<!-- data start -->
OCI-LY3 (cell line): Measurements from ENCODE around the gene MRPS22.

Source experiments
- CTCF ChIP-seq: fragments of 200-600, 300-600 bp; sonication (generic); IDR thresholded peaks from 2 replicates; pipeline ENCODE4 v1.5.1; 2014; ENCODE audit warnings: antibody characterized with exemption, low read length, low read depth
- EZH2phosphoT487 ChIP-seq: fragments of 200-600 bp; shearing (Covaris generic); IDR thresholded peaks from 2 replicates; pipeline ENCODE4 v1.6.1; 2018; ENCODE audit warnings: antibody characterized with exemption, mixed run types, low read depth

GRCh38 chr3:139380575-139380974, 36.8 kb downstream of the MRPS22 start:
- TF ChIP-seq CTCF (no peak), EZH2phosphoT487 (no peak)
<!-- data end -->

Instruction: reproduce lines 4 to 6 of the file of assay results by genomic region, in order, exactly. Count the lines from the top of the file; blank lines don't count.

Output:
- EZH2phosphoT487 ChIP-seq: fragments of 200-600 bp; shearing (Covaris generic); IDR thresholded peaks from 2 replicates; pipeline ENCODE4 v1.6.1; 2018; ENCODE audit warnings: antibody characterized with exemption, mixed run types, low read depth

GRCh38 chr3:139380575-139380974, 36.8 kb downstream of the MRPS22 start:
- TF ChIP-seq CTCF (no peak), EZH2phosphoT487 (no peak)